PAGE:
When it comes to Linux, there is no shortage of ways to execute commands. You can use the run command, open multiple console sessions, remote SSH connections, run programs in the background or use multiple desktops. While this flexibility is great in many ways, it can get out of control and become confusing if you become involved in your work and have to think where you ran the first command.
Instead of spreading things out, you can open multiple shell sessions in one Terminal window by using tabs to help keep your Linux work environment under control.
To use tabs in a Terminal Window is pretty simple. In Ubuntu, to open a Terminal Window in Kubuntu, click on K Menu \ Utilities \ Terminal
Or, in Gnome, click on Application \ Accessories \ Terminal from the panel.
To open a tab, you can use the shortcut key Shift+Ctrl+T or click on File \ Open Tab from the menu:
Once you have opened a Shell in a second tab, the tab bar will appear:
As you continue to add more tabs to the Terminal session, you can managed tabs by using the Tabs
or with the following shortcuts:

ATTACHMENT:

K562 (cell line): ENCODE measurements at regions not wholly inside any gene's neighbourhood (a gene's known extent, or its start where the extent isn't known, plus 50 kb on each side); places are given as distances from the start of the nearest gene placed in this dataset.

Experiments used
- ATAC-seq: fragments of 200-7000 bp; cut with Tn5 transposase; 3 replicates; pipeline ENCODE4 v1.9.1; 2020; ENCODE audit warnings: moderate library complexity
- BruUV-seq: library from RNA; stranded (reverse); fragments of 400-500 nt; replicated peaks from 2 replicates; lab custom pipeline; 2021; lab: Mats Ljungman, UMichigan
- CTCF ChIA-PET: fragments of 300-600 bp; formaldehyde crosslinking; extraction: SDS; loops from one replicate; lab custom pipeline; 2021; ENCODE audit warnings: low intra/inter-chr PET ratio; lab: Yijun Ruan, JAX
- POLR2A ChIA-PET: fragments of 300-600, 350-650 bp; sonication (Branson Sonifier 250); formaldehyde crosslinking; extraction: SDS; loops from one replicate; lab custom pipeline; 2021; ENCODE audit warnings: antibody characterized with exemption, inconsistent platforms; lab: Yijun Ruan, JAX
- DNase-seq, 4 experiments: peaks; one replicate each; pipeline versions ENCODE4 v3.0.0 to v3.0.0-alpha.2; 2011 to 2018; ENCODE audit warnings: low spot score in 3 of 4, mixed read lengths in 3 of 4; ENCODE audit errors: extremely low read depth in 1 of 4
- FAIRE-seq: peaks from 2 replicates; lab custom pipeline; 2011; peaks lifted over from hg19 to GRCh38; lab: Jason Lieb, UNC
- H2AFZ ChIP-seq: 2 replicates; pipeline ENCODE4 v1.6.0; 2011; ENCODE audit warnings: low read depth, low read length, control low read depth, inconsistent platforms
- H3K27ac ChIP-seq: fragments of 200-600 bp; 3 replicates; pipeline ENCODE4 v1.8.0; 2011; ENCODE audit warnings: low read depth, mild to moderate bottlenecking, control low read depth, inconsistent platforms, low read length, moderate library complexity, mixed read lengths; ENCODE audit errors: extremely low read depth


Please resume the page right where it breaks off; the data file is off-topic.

- Open New Tab – Shift+Ctrl t
- Close Tab – Shift+Ctrl+w
- Switch To Previous Tab – Ctrl+Page Up
- Switch To Next Tab – Ctrl+Page Down
- Move Tab To Left – Shift+Ctrl+Page Up
- Move Tab To Right – Shift+Ctrl+Page Down
- Switch To Tab 1 – Alt 1
- and to switch if you have multiple tabs open, Alt 2, Alt 3 to Alt 9
Unfortunately, no context menu exist when right clicking on a tab.
A nice feature with using tabs is the capability to detach any tab, which will separate it from the current Terminal window and open the tab in it's own Terminal window. To detach tabs, click on the tab and select Tabs \ Detach from the menu.
Using tabs is much easier to manage your work and helps keeps your command line activity in one place. No more wondering where that first command was executed!
For more great tips, check out our Linux and Ubuntu Tips and tutorials.